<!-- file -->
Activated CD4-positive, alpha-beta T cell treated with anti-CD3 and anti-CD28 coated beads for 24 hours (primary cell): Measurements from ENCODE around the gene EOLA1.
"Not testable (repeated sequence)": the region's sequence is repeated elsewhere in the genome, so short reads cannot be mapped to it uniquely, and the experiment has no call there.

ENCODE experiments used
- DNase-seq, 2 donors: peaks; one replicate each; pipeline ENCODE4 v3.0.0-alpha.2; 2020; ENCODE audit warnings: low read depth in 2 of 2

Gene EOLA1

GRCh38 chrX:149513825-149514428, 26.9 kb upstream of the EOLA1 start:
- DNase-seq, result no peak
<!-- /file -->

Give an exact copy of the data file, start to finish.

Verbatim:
Activated CD4-positive, alpha-beta T cell treated with anti-CD3 and anti-CD28 coated beads for 24 hours (primary cell): Measurements from ENCODE around the gene EOLA1.
"Not testable (repeated sequence)": the region's sequence is repeated elsewhere in the genome, so short reads cannot be mapped to it uniquely, and the experiment has no call there.

ENCODE experiments used
- DNase-seq, 2 donors: peaks; one replicate each; pipeline ENCODE4 v3.0.0-alpha.2; 2020; ENCODE audit warnings: low read depth in 2 of 2

Gene EOLA1

GRCh38 chrX:149513825-149514428, 26.9 kb upstream of the EOLA1 start:
- DNase-seq, result no peak